• A Bacterial Water Quality Investigation of Canyon Lake

      Horak, W. F.; Lehman, G. S.; Department of Watershed Management, The University of Arizona, Tucson (Arizona-Nevada Academy of Science, 1974-04-20)
      Fecal coliform counts in relation to number of swimmers along with fecal streptococci counts of water samples from Canyon Lake in central Arizona are reported. The presence of swimmers was related to an increase in fecal coliforms which was attributed to organisms shed from the swimmers and from agitation of the bottom sediments, consequently dispersing much of the bacteria contained in the benthos. From sampling of the swimming areas it was determined that livestock waste was the primary source of pollution (a greater number of fecal streptococci was found than fecal coliforms), but this interpretation could be misleading due to the higher survival rate of fecal strep than that of fecal coliform organisms.
    • Economic Alternatives in Solving the U. S.-Mexico Colorado River Water Salinity Problem (invited)

      Martin, William E.; Arizona Agricultural Experiment Station, the University of Arizona, Tucson (Arizona-Nevada Academy of Science, 1974-04-20)
      A proposed desalting plant is an engineering solution to the effects of a problem which could have been avoided and even now could be reduced on the farm. Water costing $125 per acre-foot will be delivered to Mexico to grow wheat, cotton, garden crops, alfalfa and safflower, of which the average value added per acre-foot was estimated at $80 for cotton and garden crops and $14 for wheat, alfalfa and safflower. The U.S. government, instead of building the desalting complex, could accomplish its purpose just as well by paying each farmer in the Yuma area, in return for the farmers reducing their drainage flow by whatever method they see fit, $114 per acre per year for the next 50 years. With proper management on the farm, the costs of managing salinity need not be high.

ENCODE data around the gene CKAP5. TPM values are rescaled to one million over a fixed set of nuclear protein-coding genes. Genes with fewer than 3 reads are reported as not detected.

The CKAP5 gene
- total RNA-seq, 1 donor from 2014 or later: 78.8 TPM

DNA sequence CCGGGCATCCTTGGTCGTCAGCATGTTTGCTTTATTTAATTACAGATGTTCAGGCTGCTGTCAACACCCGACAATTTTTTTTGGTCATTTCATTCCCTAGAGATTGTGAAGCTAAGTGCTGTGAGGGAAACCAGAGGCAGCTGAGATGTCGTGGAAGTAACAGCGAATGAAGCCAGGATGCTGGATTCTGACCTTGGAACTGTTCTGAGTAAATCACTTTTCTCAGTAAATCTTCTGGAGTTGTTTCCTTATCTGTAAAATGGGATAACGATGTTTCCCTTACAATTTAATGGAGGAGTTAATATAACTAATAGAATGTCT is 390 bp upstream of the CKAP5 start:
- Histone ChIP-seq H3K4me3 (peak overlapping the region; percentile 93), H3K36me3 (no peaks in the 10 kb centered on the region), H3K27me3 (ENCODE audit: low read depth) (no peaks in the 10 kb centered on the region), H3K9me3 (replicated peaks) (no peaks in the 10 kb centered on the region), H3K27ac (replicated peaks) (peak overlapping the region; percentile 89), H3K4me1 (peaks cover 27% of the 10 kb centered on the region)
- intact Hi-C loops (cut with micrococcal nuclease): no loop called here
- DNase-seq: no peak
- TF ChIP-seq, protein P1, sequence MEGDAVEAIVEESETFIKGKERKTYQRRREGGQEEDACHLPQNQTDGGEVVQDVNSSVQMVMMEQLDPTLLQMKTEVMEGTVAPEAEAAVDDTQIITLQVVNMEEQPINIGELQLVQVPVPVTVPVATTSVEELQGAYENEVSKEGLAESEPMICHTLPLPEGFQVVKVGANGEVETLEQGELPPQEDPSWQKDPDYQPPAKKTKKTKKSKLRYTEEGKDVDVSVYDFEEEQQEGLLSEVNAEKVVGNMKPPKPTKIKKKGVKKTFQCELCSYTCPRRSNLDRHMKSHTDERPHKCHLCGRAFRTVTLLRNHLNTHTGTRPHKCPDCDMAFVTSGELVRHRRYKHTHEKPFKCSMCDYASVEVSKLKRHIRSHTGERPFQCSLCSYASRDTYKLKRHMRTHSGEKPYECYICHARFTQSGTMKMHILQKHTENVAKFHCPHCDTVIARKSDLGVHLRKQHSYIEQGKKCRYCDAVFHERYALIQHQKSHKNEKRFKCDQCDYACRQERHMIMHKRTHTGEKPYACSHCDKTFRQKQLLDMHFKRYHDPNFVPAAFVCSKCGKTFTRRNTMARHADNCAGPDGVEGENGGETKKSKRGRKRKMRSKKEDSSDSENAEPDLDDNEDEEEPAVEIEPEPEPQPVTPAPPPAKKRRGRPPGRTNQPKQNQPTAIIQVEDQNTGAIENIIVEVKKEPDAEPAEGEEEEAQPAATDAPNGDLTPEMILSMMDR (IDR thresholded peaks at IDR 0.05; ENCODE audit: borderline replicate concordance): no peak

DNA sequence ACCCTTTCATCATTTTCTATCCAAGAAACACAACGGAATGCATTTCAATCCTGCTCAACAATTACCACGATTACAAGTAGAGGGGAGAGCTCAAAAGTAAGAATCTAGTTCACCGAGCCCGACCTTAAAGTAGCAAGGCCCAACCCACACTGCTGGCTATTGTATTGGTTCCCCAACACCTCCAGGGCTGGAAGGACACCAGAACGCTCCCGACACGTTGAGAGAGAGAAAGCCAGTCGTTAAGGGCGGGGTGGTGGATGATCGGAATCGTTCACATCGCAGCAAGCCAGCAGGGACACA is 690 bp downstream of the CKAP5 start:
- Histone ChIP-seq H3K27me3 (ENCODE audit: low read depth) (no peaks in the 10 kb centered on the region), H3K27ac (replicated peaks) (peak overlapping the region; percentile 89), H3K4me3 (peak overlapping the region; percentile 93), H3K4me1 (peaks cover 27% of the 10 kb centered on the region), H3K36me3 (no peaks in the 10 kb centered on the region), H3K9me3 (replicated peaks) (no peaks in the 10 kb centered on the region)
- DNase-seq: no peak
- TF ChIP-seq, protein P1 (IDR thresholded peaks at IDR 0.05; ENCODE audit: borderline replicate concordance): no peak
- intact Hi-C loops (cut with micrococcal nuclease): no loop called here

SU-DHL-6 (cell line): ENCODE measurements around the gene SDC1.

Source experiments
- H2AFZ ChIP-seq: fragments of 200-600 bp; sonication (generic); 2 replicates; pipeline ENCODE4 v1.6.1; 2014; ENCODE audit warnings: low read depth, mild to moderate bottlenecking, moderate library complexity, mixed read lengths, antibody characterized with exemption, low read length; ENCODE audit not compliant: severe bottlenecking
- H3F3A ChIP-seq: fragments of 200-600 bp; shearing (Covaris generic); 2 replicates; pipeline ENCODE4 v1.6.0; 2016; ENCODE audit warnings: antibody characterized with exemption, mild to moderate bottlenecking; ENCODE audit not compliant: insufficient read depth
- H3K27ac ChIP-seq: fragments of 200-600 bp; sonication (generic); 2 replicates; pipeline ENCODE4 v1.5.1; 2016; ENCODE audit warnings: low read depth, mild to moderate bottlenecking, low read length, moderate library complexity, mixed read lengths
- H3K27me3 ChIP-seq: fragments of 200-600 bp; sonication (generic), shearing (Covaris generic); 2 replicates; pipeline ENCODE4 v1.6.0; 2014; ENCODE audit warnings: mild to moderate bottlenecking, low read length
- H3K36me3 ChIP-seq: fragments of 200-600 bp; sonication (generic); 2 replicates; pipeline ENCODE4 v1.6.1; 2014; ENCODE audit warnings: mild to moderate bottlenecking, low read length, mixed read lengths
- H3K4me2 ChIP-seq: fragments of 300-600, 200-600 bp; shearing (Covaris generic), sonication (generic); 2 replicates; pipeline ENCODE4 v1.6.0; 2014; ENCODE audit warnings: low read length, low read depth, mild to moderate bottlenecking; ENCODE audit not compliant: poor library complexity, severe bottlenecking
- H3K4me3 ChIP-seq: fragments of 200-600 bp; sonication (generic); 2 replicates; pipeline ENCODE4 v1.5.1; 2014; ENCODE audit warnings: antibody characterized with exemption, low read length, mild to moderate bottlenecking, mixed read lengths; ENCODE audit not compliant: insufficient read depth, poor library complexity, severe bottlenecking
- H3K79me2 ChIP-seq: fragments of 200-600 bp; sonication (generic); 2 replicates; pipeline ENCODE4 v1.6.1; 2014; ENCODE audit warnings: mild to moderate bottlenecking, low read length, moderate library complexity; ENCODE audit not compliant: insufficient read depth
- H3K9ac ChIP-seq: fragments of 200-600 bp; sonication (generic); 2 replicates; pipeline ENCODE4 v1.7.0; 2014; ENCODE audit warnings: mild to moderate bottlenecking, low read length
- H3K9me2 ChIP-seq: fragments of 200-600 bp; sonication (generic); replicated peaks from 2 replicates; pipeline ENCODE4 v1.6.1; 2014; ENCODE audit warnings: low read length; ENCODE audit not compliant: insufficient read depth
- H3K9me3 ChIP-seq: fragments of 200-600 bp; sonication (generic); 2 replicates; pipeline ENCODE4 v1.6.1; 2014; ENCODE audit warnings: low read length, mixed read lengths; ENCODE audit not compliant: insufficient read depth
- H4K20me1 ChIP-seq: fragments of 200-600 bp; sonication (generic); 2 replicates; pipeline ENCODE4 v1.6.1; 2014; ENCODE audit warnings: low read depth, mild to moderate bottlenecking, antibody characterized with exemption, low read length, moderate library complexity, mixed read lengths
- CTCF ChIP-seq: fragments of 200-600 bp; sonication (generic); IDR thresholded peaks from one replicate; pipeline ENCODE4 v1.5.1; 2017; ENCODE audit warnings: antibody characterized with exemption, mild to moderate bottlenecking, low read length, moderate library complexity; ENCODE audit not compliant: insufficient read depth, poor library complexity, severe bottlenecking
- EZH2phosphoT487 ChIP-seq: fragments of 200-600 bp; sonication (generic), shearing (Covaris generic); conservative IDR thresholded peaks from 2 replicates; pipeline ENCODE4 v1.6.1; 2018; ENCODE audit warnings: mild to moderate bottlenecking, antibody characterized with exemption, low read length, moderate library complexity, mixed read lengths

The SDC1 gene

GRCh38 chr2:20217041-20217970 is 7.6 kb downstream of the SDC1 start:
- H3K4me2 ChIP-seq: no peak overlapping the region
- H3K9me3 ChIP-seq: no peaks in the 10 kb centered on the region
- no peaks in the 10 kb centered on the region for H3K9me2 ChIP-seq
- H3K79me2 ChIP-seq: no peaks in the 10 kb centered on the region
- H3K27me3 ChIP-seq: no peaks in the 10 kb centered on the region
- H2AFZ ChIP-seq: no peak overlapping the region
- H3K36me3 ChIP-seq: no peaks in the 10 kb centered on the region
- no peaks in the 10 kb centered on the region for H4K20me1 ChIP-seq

• The Effect of Development on Groundwater in the Parker Strip

      Everett, L. G.; Schultz, T. R.; Department of Hydrology and Water Resources, University of Arizona, Tucson, Arizona (Arizona-Nevada Academy of Science, 1974-04-20)
      The 14.6 miles of the Colorado River bounded by Parker Dam and Headgate Rock Dam has been referred to as the Parker Strip. This river reach has become a high use recreation area during the past decade with 4,000 permanent residents and as many as 120,000 water enthusiasts on long weekends. The riparian area of the river is heavily clustered with mobile homes, marinas and public beaches. The means of sewage disposal is exclusively via septic tanks. Recent surveys by the Environmental Protection Agency, Arizona State Department of Public Health and the University of Arizona have localized surface water bacteria levels that may indicate a developing groundwater problem. The geohydrology of the area indicates that the septic tanks are located in Post -Pliocene Colorado River deposits. The deposits are quite thin and relatively narrow. Since the deposits are locally derived sands and gravels, the horizontal hydraulic conductivities are such that a relatively short flow time to the river may result. Intensive evaluation of the degradation of the water quality in these deposits is needed to determine if the ground water supply was jeopardized by septic tank systems.
    • United States-Mexico Water Agreements and Related Water Use in Mexicali Valley: A Summary

      DeCook, K. J.; Water Resources Research Center, The University of Arizona, Tucson (Arizona-Nevada Academy of Science, 1974-04-20)
      A summary is given of interrelated, technical and institutional events concerning the Colorado River which took place between the United States and Mexico from 1849 to 1974 with emphasis on the 1961-1974 period. Until the treaty of 1944, Mexico had had no guarantee of a specific annual quantity of water, but in the years after 1945, when a guarantee of 1.5 million acre-feet per year was established, more than that amount was available for use. Salinity problems arose, and in 1965 an agreement for a 5-year plan for alleviating the technical and political difficulties surrounding the salinity question was made. In 1973 it was agreed that the United States would build, within approximately 5 years, a facility for desalting the saline drainage water entering Mexico. Fulfillment of the technical provisions for this agreement requires, in any event, the timely provision of federal funds to construct and operate the physical works. The several states should receive assurance that their rights and those of their respective water users will not be impaired within the legal operation of the agreement.